Maha Prajnaparamita Sastra

by Gelongma Karma Migme Chödrön | 2001 | 940,961 words

This page describes “the system according to the traité” as written by Nagarjuna in his Maha-prajnaparamita-sastra (lit. “the treatise on the great virtue of wisdom”) in the 2nd century. This book, written in five volumes, represents an encyclopedia on Buddhism as well as a commentary on the Pancavimsatisahasrika Prajnaparamita.

Conditions note (5): The system according to the Traité

The passage of the Pañcaviṃśatisāhasrikā which the Traité is about to comment on is placed among the versions that adopt the four pratyayas and are against those that reject them. This puts our author in a delicate situation. To deny the four pratyayas, as Nāgārjuna did in his Madhyamakaśāstra, is to brush up against nihilism; to accept the four pratyayas, as do the Sarvāstivādin Ābhidharmikas, is to fall into realism. And yet realism and nihilism are the two extreme views condemned by the Buddha (see above, p. 2007F). The author of the Traité is going to adopt a middle path which is that of the Prajñāpāramitā which abstains from taking up (parigrāhana) or abandoning (utsarga) the pratyayas for the good reason that conditioned things are never produced and that, from the beginning, dharmas are parinirvānized (ādiparinivṛta).

Having briefly defined the four pratyayas and the six hetus, the author, worried about objectivity, begins by allowing a Madhyamika objector who considers the conditions to be non-conditions (nāpratyaya) to speak. This objector expresses himself in almost the same way as Nāgārjuna in Kārikās 7 to 14 of his Pratyayaparīkṣā which is none other than a refutation (niṣedha) of the system of the four conditions.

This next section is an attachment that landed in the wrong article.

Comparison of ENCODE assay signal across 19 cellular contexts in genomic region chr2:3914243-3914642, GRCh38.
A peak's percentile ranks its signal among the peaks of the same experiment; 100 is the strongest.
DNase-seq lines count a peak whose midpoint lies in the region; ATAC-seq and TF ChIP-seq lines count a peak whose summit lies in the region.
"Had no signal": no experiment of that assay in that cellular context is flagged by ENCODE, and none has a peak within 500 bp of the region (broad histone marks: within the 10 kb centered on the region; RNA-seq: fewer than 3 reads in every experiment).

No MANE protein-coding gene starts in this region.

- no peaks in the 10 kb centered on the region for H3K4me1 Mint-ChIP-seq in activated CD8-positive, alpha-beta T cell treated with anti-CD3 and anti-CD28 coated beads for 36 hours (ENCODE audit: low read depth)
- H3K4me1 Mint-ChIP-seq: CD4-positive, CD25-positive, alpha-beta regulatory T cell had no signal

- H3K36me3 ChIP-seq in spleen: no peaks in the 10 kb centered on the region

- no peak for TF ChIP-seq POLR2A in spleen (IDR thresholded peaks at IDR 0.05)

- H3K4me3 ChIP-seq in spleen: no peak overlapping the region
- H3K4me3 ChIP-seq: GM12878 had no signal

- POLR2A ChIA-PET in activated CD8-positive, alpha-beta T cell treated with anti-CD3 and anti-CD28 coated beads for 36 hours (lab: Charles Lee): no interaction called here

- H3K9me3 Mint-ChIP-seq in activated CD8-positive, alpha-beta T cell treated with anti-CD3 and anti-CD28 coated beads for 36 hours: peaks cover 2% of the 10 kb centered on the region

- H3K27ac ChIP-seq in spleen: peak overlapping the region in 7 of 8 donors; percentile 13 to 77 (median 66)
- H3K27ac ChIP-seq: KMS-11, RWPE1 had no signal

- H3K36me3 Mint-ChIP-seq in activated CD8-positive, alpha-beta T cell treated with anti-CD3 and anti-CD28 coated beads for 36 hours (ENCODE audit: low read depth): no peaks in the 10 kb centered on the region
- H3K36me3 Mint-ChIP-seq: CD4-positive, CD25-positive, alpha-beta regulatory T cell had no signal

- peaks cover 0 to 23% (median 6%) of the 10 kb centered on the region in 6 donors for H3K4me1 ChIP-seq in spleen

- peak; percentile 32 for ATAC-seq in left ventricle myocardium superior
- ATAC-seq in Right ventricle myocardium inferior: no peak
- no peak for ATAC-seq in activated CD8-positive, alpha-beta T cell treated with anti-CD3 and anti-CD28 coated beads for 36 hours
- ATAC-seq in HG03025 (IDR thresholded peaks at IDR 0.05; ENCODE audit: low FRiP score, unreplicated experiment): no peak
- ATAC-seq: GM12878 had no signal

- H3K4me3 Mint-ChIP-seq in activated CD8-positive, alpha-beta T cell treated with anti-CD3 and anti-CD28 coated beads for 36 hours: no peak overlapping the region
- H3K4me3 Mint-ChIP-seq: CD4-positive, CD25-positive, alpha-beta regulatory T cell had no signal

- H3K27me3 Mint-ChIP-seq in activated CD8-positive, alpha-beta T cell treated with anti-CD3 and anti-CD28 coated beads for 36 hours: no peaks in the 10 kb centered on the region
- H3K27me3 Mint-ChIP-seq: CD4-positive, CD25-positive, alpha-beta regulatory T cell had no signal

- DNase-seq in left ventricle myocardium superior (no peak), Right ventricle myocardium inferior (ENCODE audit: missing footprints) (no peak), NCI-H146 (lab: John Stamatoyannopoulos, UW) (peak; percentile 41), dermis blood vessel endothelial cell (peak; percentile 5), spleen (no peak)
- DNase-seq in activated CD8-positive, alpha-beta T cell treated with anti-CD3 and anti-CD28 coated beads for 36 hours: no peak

Then the author explains in detail this system such as the great Sarvāstivādin teachers of the Ṣatpādābhidharma and the Vibhāṣā had conceived it.

If Nāgārjuna pushed negation too far, the Sarvāstivādins sinned by excessive realism, and so the author of the Traité tries to bring things back to the point by taking his inspiration from the Prajñāpāramitā. The ordinary person sees the pratyayas and believes them; the wise man also sees the pratyayas but he does not believe them. The ordinary person is like the child who sees the moon reflected in the water and tries to grab it; the wise person also sees the moon reflected in the water but he does not seek to grab it because he knows it is not there. The dharmas that appear to us as conditioned are empty of reality and like a magical creation. The vision that we have of them comes from provisional truth (saṃvṛtisatya); their non-arising and non-cessation is their true nature, which is none other than absence of any nature.